200mbps broadband = 70mpbs connection speed

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Hey Everyone!

I recently upgraded to virgin m200 the only problem is one of my devices that uses a TP-LINK TL-PA411KIT AV500 500 Mbps Nano Powerline Adapter only gets 70-90Mbps.

I tested by plugging directly into the router, I can achieve 200+Mbps but through this powerline adapter I only get 70-90mbps.

The powerline adapter isn't using wireless it is plugged into the wall then connected directly to the router with a cat6 cable and the other end is connected at the wall and plugged into my computer with a cat6 cable.

I thought it may have been my mainboard (asus prime z370-p) slowing it down but it looks like it isn't.

I am thinking two things.

1. Powerline adapters are rated higher than they really are.
2. There is maybe some interference causing the signal degradation. (I have always achieved the advertised speed up until now so not sure about this one).

Any thoughts would be appreciated!
 
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  1. They are, sort of. The rates quoted are the maximum possible PHY rates. By the time you've taken all of the overheads into account, the actual throughput is much lower. It isn't a lie (any more than the rates quoted for wireless are), but it isn't helpful for consumer expectations.

  2. Quite possible, but the speeds you're seeing for AV500 adapters are about what you'd expect.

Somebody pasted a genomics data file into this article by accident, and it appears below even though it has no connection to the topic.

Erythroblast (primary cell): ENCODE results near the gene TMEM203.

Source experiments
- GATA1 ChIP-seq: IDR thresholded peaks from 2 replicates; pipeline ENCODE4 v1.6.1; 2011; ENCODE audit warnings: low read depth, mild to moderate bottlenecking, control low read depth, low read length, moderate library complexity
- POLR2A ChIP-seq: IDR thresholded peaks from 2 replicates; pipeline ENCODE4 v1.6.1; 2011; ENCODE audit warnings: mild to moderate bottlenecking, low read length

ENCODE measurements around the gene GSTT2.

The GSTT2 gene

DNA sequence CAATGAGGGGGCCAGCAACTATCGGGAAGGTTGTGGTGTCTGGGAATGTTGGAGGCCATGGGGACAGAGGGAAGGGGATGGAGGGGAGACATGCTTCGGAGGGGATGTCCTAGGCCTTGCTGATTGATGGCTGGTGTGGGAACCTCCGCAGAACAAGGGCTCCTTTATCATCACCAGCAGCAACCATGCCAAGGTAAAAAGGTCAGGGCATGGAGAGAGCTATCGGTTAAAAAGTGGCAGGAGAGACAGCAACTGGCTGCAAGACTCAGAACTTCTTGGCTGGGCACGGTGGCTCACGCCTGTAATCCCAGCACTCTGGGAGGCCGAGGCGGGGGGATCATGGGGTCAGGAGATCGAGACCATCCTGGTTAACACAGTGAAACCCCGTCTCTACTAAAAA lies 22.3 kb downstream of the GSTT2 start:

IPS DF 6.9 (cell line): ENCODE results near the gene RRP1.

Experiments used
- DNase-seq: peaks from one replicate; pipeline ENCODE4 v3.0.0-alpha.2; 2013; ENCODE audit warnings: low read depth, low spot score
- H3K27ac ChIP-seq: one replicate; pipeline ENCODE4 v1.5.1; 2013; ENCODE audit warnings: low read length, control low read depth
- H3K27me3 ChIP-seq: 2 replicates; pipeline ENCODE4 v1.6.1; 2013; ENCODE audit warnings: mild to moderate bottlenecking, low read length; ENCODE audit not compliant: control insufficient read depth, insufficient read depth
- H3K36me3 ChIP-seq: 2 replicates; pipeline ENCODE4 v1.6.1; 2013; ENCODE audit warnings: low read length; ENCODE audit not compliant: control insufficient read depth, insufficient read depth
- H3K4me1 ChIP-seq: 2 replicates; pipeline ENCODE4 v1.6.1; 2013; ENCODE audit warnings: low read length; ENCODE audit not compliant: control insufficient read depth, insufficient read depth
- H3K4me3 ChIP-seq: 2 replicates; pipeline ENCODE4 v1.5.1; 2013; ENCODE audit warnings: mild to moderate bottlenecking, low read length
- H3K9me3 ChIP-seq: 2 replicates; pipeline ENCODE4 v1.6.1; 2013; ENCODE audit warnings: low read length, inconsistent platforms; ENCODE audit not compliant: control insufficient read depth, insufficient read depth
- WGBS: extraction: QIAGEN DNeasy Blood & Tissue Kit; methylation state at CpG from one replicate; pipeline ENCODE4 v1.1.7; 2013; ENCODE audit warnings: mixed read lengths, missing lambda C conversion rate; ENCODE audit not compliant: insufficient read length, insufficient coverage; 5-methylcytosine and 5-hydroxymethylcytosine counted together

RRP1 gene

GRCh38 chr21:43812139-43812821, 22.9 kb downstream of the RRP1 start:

Dump the adapters and run cables, or buy faster adapters. If you're prepared to do a bit of DIY running cables it the better option.

For the device in question, what is only having a 90 Mbit/sec Internet connection stopping you doing? If that was mine I'd probably just live with it.
 
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Hey Everyone!

I recently upgraded to virgin m200 the only problem is one of my devices that uses a TP-LINK TL-PA411KIT AV500 500 Mbps Nano Powerline Adapter only gets 70-90Mbps.

I tested by plugging directly into the router, I can achieve 200+Mbps but through this powerline adapter I only get 70-90mbps.

The powerline adapter isn't using wireless it is plugged into the wall then connected directly to the router with a cat6 cable and the other end is connected at the wall and plugged into my computer with a cat6 cable.

I thought it may have been my mainboard (asus prime z370-p) slowing it down but it looks like it isn't.

I am thinking two things.

1. Powerline adapters are rated higher than they really are.
2. There is maybe some interference causing the signal degradation. (I have always achieved the advertised speed up until now so not sure about this one).

Any thoughts would be appreciated!

In answer to your first question, you’ll never see more than 100Mbps on those adapters simply because they only have a 100Mbps network port.